Homeless Couples: is it time for a new approach?
There are no official figures on the number of people experiencing homelessness who are part of a couple.
What do we know?
The word ‘couple’ itself is rarely used in literature on homelessness or clearly defined. Much of the literature and evidence that does exist is from small-scale academic studies, case studies from providers and anecdotal evidence gathered through speaking to services. What we do know from our 2013 SNAP survey is that less than 10% of services in England provided accommodation for couples (same-sex/heterosexual) and that only 1% of those accessing services were classified as a couple. However, we know that due to the lack of services available for couples, they do not routinely show up on surveys of frontline services.
What do we mean by ‘couple'?
There are many different types of ‘couple’ and what the nature of those relationships is, remains unknown to us with very little evidence and research gathered in this area. We know from talking to services that there are people who are in romantic relationships both same-sex and heterosexual, who either became homeless together or met whilst sleeping rough. We also know there are family members that are homeless together, friends that go everywhere together, we know that there are couples of convenience and we know that some relationships are abusive, exploitative or co-dependent.
Just what the makeup of ‘couple types’ is in any given area is unknown, so in addition to the lack of knowledge about homeless couples and their needs, there is very little information for services to draw on in order to develop adequate service responses that meet the needs of homeless couples in their area. What we do know from our work with frontline services, is that there are significant barriers to supporting couples together with many services working with each member of the couple on an individual basis, due to the service eligibility criteria or concerns about abuse.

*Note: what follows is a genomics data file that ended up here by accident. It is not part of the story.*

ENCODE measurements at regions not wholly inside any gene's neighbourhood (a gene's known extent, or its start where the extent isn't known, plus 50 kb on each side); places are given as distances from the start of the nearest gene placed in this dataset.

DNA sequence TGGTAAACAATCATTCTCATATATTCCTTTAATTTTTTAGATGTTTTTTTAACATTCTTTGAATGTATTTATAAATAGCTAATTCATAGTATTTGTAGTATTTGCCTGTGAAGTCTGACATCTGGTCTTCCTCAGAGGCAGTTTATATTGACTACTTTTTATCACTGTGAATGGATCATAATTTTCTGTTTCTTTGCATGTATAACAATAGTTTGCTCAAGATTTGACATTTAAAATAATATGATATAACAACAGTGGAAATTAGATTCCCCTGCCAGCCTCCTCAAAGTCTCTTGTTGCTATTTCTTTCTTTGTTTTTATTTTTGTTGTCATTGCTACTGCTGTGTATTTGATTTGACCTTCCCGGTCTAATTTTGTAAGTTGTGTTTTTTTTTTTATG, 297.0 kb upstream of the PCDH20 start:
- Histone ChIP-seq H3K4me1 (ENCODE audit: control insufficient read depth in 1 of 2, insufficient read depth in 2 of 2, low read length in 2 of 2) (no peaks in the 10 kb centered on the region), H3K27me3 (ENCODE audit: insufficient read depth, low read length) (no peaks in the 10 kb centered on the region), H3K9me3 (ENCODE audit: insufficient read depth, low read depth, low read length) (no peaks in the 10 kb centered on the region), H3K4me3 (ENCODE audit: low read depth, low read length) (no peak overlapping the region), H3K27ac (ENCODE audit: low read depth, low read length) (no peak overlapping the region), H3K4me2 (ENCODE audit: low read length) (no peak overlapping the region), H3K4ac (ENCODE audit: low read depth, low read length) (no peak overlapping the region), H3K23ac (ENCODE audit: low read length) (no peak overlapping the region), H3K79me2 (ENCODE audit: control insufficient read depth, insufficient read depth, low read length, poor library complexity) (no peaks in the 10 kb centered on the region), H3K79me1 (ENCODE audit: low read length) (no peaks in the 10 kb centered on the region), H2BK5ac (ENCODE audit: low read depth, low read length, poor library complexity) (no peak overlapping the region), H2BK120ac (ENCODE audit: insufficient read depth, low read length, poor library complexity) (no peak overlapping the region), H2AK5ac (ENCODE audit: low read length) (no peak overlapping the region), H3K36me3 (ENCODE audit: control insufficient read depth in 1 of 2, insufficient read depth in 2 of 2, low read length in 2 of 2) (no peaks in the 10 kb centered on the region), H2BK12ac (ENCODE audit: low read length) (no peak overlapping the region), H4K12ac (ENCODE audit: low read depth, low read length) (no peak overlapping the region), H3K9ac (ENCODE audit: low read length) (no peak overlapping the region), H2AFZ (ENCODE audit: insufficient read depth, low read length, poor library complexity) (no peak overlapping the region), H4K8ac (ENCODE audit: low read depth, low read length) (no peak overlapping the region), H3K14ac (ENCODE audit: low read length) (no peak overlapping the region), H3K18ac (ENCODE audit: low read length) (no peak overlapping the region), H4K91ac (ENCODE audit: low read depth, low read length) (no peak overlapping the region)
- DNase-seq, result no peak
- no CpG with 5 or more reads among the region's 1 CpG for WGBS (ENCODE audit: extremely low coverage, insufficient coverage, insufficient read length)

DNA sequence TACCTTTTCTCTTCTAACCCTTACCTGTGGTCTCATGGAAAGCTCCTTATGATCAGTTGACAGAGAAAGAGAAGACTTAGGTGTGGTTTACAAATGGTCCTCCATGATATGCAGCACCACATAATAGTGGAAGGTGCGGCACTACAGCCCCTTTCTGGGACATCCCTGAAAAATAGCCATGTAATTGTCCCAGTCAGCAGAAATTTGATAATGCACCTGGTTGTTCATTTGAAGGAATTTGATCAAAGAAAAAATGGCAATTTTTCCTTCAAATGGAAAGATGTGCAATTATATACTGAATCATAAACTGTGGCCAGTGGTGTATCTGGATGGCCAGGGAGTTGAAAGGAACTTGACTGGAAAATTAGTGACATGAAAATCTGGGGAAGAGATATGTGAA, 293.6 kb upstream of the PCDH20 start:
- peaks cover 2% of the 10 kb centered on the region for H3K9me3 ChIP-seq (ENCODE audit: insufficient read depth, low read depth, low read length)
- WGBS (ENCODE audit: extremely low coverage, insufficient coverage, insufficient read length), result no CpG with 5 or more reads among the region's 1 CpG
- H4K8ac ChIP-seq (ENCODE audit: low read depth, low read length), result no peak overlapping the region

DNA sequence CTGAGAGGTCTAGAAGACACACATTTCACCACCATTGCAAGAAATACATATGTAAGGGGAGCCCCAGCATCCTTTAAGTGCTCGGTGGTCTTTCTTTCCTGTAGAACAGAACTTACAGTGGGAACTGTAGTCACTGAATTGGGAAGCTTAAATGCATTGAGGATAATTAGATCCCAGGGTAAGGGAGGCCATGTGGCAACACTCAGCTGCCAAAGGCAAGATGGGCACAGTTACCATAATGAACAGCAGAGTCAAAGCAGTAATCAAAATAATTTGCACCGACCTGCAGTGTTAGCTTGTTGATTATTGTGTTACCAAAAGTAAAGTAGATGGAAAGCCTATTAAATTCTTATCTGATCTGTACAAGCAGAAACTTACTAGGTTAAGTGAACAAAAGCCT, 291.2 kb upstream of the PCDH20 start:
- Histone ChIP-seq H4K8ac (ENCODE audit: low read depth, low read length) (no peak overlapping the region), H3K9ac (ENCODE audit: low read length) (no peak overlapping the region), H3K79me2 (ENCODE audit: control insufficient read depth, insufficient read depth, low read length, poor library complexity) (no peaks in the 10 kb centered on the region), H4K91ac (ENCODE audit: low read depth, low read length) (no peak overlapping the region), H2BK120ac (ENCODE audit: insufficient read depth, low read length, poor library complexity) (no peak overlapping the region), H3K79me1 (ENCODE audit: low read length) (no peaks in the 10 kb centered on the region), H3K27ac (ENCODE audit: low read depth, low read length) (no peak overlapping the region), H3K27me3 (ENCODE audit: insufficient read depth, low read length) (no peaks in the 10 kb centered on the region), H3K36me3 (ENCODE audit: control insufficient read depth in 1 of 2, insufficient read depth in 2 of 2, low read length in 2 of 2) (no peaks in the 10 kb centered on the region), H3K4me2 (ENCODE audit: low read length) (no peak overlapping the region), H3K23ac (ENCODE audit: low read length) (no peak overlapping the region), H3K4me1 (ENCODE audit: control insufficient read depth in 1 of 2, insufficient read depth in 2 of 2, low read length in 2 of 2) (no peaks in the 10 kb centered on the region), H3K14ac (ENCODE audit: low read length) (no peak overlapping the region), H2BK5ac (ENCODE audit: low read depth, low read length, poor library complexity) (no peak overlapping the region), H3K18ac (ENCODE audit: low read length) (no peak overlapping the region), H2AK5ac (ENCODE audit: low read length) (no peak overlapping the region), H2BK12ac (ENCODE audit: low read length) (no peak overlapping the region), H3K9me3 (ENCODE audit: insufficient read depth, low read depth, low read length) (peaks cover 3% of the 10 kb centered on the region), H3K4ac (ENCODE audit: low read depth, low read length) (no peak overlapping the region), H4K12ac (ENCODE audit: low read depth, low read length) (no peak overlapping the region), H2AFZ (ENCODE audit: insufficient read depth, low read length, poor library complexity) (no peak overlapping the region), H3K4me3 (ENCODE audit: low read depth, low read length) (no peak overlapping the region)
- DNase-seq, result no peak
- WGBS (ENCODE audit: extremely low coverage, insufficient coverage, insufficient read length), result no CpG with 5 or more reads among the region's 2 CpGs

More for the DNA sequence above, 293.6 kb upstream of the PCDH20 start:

Key barriers for both couples and service providers – an example
One of the very first people I met on the streets after starting work at Homeless Link was a young man called ‘John’ who at the time had been street homeless for six months. He was in a relationship and neither he nor his partner had not been able to access support as a couple, with services working with each of them on an individual basis. A year later, ‘John’ was still homeless and in deteriorating health. I asked him why he was having no luck in being housed. His response was, “because they won’t house us together and I know that if we agree to go in separately they’ll just sign us off as housed and stop helping us find a place together.” I could see his dilemma, but with his deteriorating health, I asked him if he would at least consider being housed, so that he could improve his health and wellbeing, but he wouldn’t. What I understood clearly from my interactions with ‘John’ was that his partner was important to him and he wouldn’t go anywhere without her. They were in a relationship and wanted that to be recognised by the services supporting them. Their bond and connection, just as for housed people in relationships, was entered into because of the benefits of experiencing life together rather than alone, of having someone to lean on and seek warmth from and for feeling that someone is always there for you. Is it any surprise that many homeless couples in this situation choose each other over the alternative of being housed separately? This often means they then disengage from services altogether.